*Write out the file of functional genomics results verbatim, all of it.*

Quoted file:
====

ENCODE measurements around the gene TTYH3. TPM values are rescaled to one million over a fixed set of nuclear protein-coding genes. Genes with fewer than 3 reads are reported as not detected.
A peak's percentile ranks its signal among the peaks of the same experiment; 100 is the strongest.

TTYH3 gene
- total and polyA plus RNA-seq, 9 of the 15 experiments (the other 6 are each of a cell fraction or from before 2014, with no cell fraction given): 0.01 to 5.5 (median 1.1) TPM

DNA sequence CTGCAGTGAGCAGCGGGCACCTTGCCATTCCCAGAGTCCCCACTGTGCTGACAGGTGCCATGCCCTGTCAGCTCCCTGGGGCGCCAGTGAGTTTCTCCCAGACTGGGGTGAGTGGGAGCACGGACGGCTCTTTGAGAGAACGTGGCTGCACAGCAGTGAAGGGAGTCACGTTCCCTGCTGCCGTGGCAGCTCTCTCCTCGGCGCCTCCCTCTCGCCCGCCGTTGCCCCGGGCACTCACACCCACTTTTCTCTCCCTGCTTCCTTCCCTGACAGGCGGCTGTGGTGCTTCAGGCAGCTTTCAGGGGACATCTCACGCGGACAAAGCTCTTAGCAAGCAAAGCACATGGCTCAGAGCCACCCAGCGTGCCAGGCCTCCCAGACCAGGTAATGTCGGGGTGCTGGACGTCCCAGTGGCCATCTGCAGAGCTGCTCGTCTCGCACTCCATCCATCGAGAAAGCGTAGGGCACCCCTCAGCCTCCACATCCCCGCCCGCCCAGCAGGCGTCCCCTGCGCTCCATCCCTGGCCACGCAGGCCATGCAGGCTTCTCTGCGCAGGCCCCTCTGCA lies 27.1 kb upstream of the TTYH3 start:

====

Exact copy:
ENCODE measurements around the gene TTYH3. TPM values are rescaled to one million over a fixed set of nuclear protein-coding genes. Genes with fewer than 3 reads are reported as not detected.
A peak's percentile ranks its signal among the peaks of the same experiment; 100 is the strongest.

TTYH3 gene
- total and polyA plus RNA-seq, 9 of the 15 experiments (the other 6 are each of a cell fraction or from before 2014, with no cell fraction given): 0.01 to 5.5 (median 1.1) TPM

DNA sequence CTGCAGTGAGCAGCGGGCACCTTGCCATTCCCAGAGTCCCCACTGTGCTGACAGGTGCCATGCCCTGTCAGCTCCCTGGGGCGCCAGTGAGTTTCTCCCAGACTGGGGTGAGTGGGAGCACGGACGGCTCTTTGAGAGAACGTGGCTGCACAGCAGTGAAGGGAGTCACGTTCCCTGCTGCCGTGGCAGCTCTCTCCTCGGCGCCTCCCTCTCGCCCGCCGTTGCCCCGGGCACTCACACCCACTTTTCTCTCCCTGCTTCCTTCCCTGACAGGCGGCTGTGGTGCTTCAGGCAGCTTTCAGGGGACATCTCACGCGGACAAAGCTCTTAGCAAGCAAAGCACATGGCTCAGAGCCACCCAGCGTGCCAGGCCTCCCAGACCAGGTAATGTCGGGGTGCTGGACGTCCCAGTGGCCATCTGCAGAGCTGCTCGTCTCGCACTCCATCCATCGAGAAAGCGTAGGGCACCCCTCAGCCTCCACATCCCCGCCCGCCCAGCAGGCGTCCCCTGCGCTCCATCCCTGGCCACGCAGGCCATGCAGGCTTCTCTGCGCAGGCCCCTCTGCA lies 27.1 kb upstream of the TTYH3 start: